You have to follow all applicable regulations and also be thoughtful about how you use it.

It's very important to maintain user trust. So if you are going to be using personal data, then you absolutely have to be respectful and be responsible and follow all the requirements.

A few closing thoughts on privacy and data protection.

Absolutely, compliance with data protection regulation is very important, but it's not really the whole privacy story.

I would say that user expectations may not always be addressed by privacy regulation.

And I encourage you to go above and beyond just what's required by compliance.

That has to be your baseline.

You must fulfill your obligations that are compliance. But think a bit more broadly.

Think about sort of larger individual and social issues around privacy.

Think about what users might want, might need, what their expectations are.

I encourage you, when you can, to do user research in this area because it helps you to understand how users are thinking about privacy.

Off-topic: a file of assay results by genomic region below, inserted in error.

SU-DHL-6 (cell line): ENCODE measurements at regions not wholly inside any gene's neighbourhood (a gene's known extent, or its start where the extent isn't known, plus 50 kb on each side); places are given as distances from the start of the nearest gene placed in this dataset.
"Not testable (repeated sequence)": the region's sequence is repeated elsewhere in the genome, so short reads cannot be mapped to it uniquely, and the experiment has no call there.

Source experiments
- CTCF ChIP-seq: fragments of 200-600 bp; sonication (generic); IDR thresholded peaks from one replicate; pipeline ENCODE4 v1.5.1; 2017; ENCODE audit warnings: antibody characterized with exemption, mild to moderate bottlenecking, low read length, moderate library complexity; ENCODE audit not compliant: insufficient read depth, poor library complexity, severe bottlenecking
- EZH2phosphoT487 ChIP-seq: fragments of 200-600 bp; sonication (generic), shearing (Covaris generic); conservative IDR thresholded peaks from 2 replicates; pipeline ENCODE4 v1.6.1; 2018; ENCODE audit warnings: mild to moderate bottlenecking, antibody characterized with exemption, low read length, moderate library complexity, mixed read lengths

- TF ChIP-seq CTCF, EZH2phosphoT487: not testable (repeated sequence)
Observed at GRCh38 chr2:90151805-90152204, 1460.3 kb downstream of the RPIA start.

So you can go above and beyond what you've put in place for your responsible data handling and make really excellent products where users really feel that you have been responsible with the data that they've entrusted to you.

So I just want to thank all of you for tuning in to this session.

I really enjoy communicating about privacy with people, with the community.

And I feel some responsibility to bring a lot of the concepts that I've learned over the years in these different environments to all the people that I interact with.

I'm interested in hearing about other topics that people would like to know about, what people would like to learn about in privacy, perhaps for some kind of a follow -up.

So this, I hope, has been useful to you. I hope that you have learned something.

I encourage you to contact me if you have feedback and questions, and I'd love to hear about it.